Parking: There is free parking in a small lot at the trailhead.

Transit Access: You can get to within a 10 minute walk of the trail on public transit. From Whistler Village take bus 20 to Legacy Way in Function Junction, then walk 700m down Jane Lakes Road to the trailhead.

 

Snowshoeing the Cheakamus River Trail, Function Junction

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The Trail: There are tons of trails in the Whistler Interpretive Forest. A great option for snowshoeing is the Cheakamus River Trail. This pleasant loop follows the Cheakamus River upstream for a few kilometers to a suspension bridge. You cross the bridge, then follow the river back downstream to your starting point. The route has some short rolling hills, but its never very steep. And unlike certain touristy suspension bridges that are expensive AF, it’s totally free to snowshoe to this Whistler bridge.

Distance: 5 km loop

Elevation Gain: None

Time Needed: 2-2.5 hours

Rating: Easy

Trail Markings and Navigation: There are trail signs at most junctions. The trail is popular with locals so it should be packed down and easy to follow.

Avalanche Danger and Hazards: None.

Trail Map/Guide: There are directions and map on Whistler Hiatus. There’s also a super old map that predates the Olympics on the Whistler Interpretive Forest website. 

Permits/Fees: None

Dogs: Allowed on leash.

Driving Directions: It’s a short 10 minute drive from Whistler Village to the trailhead. Click here for directions.

Parking: Park in Whistler Interpretive Forest Parking lot on Cheakamus Lake Road just after you turn off the highway. You can walk down the road to the trailhead. Note that you must park off the street in the winter to avoid getting a parking ticket.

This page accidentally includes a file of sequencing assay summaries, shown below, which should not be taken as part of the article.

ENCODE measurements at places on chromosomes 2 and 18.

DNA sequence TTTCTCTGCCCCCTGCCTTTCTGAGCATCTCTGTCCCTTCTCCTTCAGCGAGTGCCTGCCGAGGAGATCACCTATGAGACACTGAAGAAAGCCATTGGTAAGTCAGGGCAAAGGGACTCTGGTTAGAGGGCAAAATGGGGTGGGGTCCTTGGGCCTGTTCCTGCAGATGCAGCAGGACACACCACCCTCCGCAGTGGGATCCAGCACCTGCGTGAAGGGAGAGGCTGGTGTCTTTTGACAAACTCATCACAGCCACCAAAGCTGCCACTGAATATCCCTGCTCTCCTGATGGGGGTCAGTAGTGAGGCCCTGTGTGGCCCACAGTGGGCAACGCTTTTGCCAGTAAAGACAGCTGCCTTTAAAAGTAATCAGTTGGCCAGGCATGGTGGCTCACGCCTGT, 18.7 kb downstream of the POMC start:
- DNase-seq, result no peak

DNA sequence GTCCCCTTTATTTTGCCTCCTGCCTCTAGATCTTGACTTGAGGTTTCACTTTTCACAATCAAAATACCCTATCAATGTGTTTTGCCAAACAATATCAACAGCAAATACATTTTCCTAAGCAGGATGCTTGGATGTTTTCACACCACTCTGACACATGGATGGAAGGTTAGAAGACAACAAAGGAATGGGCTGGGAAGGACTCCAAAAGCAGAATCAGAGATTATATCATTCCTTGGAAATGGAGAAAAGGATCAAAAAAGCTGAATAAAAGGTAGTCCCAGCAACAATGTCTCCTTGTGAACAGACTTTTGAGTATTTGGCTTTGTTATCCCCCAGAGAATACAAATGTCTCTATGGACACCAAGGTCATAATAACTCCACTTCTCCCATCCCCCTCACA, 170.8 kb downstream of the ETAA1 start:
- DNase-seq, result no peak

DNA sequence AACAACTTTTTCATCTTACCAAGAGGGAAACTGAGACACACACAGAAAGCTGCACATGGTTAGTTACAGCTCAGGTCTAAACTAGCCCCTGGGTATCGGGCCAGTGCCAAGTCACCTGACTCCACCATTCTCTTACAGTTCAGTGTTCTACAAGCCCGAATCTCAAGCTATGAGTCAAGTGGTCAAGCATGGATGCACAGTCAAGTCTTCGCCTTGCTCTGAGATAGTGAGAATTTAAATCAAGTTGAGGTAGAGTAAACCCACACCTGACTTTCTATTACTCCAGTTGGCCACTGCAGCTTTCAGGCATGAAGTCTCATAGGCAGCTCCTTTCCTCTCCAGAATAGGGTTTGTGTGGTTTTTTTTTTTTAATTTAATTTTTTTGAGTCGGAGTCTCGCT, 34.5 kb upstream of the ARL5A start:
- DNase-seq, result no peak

Transit Access: You can get to within a 5 minute walk of the trail on public transit. From Whistler Village take bus 20 to the first stop in Function Junction, then walk 350m down Cheakamus Lake Road to the trailhead.

 

Snowshoeing to Cheakamus Lake, Function Junction

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The Trail: Cheakamus Lake is a popular short hike in the summer time. In winter it’s a much longer journey since the normal access road isn’t plowed. First you have to snowshoe 7.5 km along the closed road to the summer parking lot. From there it’s another 3km to Cheakamus Lake following the summer trail. Once you get to the lake you can continue along the shore for a further 4km. There are also a few shorter loop trails branching off the road if you don’t want to go all the way to Cheakamus Lake, such as the Crater View Trail.

Distance: Up to 29km round trip.

Elevation Gain: Up to 200m

Time Needed: 2-8 hours